Some excellent tips on safety and techniques to ensure gifts go to the folks who are in need
QUOTE: Earlier in the week we’ve mentioned that people should be on the lookout for “fake” charities trying to exploit the Sandy Hook tragedy. About 150 or so domains have been registered that are “suspect” and about a dozen I can safely say are fraudulent. Some basic steps we already know about how to deal with this:
* Only deal with charities that are already known to you (i.e. the Red Cross) or that you have a personal relationship (your church or church-related organization, local civic group, etc).
* Don’t donate to charities simply by clicking on an e-mail; affirmatively go to website to donate directly.
* Always be sure to check for real contact information, if you don’t see anything, don’t donate.
That said, let’s say you find a website and you want to “verify” whether it is suspect or not. There are several things you can do. Advance warning, this is US-centric mostly because I don’t know “charity” laws in other countries, if someone would like to clue me in how to do similar in other countries, feel free to contact me directly.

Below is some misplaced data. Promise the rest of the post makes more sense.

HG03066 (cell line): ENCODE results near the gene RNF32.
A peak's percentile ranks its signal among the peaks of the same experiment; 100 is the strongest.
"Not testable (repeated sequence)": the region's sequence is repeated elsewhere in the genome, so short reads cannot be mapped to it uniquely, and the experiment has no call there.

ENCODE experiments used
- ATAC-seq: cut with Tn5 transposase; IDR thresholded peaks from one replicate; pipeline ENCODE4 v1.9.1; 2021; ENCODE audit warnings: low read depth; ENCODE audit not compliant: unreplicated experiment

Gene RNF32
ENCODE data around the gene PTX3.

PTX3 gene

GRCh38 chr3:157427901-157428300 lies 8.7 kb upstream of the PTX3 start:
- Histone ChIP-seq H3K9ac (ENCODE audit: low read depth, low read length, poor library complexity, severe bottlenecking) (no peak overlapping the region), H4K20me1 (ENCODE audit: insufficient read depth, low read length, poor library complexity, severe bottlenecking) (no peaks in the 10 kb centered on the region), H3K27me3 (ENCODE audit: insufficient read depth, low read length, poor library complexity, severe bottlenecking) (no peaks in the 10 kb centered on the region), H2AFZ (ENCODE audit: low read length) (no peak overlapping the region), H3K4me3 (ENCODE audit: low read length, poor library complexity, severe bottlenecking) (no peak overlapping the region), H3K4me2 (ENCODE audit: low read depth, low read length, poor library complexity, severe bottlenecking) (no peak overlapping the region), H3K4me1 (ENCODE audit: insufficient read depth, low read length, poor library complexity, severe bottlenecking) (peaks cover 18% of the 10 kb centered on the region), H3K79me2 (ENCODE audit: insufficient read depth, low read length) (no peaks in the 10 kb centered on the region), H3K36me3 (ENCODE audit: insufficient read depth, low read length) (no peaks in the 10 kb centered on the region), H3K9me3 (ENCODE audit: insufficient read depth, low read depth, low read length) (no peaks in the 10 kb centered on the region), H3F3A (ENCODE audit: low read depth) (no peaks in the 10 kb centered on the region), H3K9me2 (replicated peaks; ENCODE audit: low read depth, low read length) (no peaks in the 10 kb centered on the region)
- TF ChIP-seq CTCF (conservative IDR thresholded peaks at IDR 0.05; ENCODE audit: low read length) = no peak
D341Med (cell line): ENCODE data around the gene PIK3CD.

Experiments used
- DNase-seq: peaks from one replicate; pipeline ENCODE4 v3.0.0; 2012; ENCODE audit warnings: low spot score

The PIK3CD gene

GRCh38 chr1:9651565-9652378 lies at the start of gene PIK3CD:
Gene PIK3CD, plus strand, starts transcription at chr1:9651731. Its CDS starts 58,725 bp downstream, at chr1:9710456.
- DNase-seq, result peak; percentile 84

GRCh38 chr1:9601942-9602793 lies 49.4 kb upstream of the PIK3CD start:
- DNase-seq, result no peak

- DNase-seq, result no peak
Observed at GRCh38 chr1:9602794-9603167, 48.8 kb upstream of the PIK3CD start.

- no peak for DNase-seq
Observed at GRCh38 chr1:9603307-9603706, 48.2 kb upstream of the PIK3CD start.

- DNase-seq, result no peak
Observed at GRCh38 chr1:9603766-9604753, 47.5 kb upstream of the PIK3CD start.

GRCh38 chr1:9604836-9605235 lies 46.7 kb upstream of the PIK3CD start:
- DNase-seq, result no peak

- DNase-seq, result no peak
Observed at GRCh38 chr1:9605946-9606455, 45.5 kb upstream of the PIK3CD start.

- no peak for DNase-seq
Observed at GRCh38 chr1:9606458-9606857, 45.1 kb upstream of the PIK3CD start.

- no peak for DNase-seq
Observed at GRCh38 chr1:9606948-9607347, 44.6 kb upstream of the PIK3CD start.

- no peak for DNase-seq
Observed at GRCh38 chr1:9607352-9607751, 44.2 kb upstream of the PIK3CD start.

1. Check the domain registration using WHOIS. On online WHOIS tool is here. If it is a “private registration”, it is suspect and move along.
2. Check with the IRS whether the organization is, in fact, tax exempt. Their lookup tool is here. If the website doesn’t have an organization name, it’s suspect. If they are talking to you, try to get their tax ID (or FEIN) number. Ask for a copy of their IRS Form 990 (which they are required to disclose). Many states also require charities to register themselves and you can search those filings online as well.
3. Check with Guidestar which is sort of a Consumer Reports / Better Business Bureau for charities.